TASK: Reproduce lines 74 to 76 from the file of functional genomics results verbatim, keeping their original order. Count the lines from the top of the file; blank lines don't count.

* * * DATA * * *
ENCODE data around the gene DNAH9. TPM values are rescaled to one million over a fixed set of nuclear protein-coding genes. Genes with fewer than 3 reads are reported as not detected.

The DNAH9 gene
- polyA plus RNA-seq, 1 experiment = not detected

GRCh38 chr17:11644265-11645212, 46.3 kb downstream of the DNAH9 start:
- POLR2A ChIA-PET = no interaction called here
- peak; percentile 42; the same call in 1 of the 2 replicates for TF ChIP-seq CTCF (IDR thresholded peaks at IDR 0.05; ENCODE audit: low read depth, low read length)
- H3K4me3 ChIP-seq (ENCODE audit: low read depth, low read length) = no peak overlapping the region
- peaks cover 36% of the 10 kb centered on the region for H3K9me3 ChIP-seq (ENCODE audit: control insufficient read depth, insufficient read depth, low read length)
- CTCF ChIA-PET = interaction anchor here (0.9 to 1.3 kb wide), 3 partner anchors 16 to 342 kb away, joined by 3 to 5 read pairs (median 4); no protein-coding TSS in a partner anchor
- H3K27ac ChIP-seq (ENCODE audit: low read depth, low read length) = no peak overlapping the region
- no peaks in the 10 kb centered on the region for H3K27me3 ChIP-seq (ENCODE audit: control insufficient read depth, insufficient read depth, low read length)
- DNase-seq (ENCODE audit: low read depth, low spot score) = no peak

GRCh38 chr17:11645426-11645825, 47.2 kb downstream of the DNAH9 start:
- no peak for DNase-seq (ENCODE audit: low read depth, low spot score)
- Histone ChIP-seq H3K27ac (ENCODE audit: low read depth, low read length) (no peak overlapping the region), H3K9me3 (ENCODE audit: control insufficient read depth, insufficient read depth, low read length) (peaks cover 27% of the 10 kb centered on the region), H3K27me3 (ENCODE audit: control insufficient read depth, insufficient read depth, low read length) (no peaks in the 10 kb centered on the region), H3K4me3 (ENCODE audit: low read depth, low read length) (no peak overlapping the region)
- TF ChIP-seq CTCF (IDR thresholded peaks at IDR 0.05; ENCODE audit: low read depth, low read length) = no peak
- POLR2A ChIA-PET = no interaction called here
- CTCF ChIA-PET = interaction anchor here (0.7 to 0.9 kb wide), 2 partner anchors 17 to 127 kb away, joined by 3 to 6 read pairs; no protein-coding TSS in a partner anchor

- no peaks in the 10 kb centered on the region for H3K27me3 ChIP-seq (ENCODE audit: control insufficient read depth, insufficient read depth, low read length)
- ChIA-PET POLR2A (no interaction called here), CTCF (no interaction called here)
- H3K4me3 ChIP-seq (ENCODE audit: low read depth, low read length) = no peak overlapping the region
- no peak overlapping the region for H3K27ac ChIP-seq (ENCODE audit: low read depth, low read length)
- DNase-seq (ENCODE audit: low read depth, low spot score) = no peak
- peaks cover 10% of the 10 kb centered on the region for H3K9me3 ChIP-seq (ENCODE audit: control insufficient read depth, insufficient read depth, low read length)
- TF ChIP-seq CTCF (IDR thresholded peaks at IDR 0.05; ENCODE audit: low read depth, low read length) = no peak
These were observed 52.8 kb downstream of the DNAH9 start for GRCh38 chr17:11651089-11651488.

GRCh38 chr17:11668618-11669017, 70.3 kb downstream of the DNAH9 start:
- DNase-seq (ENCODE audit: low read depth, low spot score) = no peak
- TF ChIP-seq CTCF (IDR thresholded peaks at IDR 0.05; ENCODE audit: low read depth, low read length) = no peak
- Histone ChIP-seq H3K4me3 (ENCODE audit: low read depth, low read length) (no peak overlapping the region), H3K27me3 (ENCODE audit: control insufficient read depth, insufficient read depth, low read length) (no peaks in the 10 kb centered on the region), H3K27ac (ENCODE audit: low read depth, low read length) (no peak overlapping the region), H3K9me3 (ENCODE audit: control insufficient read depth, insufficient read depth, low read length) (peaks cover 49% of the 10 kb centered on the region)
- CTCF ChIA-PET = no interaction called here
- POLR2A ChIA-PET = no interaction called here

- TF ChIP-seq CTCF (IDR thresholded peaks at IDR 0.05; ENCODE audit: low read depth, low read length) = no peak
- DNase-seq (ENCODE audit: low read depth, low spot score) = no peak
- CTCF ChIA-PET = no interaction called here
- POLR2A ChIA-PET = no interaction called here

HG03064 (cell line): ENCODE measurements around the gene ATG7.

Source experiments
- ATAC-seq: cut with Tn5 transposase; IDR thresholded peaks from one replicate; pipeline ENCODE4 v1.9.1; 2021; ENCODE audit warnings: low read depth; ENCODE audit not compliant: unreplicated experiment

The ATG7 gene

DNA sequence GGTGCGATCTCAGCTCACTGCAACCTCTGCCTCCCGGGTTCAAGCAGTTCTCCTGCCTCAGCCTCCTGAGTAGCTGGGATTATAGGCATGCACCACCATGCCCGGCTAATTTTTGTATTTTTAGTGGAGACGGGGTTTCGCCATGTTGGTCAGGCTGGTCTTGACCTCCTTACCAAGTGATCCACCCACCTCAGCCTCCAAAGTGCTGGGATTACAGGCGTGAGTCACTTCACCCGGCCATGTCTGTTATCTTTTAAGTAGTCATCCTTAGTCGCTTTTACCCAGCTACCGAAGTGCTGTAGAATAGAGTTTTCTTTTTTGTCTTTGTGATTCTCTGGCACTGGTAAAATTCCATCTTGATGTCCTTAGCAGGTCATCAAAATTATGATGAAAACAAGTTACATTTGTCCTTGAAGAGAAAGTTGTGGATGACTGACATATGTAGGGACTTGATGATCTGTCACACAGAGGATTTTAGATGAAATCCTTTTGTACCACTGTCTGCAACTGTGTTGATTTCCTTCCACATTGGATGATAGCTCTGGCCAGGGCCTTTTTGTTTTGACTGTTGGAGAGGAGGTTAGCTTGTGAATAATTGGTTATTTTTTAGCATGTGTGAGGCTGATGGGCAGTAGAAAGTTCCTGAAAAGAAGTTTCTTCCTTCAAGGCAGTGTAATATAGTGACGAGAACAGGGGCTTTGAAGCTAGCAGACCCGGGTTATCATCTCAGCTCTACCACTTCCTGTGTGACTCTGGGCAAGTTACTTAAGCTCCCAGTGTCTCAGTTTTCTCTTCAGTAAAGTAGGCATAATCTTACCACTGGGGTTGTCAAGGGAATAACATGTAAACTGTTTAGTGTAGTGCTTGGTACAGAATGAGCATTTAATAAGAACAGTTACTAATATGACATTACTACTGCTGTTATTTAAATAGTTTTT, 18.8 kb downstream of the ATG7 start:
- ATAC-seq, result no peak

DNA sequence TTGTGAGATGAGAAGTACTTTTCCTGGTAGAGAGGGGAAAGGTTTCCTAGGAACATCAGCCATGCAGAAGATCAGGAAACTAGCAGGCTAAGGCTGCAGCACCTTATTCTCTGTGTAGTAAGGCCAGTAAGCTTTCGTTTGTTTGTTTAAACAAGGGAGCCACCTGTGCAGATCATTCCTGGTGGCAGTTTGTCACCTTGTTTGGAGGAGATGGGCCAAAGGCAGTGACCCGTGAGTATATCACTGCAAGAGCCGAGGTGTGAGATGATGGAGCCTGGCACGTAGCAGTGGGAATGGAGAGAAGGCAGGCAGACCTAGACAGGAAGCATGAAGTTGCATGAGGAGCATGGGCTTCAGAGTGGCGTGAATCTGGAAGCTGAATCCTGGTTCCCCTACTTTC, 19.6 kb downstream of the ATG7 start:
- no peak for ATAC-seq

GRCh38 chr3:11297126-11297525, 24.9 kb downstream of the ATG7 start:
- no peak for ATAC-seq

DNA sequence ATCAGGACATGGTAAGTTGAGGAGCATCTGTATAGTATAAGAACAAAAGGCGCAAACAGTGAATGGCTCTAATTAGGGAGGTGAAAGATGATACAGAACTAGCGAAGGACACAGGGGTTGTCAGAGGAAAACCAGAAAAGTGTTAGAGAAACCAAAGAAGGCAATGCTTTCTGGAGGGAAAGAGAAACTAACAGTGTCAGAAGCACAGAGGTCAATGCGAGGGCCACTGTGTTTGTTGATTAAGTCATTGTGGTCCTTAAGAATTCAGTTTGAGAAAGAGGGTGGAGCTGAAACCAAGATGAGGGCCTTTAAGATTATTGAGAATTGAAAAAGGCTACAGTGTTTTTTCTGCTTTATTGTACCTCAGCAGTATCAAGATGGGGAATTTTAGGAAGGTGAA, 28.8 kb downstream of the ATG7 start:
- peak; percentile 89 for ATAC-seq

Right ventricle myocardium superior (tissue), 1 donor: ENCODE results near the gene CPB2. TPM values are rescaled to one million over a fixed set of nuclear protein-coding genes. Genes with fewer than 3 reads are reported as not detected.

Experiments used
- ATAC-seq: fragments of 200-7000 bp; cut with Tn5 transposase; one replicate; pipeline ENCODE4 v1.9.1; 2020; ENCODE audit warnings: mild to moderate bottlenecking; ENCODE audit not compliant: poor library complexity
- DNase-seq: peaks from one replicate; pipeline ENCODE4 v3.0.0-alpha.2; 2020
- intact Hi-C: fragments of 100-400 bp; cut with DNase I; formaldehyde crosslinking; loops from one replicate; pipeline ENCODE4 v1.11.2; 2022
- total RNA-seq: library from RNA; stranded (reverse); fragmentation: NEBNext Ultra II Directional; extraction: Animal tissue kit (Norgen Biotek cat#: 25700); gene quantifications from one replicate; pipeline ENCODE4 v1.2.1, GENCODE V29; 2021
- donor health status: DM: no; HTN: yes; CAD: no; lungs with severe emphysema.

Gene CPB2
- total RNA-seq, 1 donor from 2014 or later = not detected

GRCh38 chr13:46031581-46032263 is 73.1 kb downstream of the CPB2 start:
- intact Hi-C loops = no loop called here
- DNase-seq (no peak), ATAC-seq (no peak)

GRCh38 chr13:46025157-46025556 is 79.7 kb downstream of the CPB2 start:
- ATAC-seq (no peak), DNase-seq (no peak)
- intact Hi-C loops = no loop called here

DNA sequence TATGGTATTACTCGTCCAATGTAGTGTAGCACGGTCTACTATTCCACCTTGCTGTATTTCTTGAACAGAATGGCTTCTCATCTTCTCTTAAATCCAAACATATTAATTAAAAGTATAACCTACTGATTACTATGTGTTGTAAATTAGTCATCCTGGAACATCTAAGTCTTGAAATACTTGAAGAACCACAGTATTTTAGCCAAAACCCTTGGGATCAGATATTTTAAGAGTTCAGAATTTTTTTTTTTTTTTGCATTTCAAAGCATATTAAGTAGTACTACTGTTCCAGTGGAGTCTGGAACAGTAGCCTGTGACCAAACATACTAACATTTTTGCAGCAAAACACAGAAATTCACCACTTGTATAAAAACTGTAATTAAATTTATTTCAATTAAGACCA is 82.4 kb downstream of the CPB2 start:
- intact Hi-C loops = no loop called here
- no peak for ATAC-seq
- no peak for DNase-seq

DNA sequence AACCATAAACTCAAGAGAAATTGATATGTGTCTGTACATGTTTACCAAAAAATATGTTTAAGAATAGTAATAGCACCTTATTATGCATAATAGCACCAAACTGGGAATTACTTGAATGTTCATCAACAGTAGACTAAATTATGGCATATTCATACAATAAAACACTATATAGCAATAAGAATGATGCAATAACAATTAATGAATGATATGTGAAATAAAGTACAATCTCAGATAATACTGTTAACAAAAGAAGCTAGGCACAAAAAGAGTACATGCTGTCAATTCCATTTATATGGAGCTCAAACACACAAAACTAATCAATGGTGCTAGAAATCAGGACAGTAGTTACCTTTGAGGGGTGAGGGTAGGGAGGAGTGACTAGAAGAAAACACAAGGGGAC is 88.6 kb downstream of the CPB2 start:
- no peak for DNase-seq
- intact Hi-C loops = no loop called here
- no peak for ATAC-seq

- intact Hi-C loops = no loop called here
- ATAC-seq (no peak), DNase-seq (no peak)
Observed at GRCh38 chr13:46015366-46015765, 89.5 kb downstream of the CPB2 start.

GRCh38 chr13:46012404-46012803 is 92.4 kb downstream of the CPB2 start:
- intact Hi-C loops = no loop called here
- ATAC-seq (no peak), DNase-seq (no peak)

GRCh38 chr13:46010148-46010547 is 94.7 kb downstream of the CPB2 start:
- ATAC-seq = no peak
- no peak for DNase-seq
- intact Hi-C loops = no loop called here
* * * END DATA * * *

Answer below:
Observed at GRCh38 chr13:46015366-46015765, 89.5 kb downstream of the CPB2 start.

GRCh38 chr13:46012404-46012803 is 92.4 kb downstream of the CPB2 start:
- intact Hi-C loops = no loop called here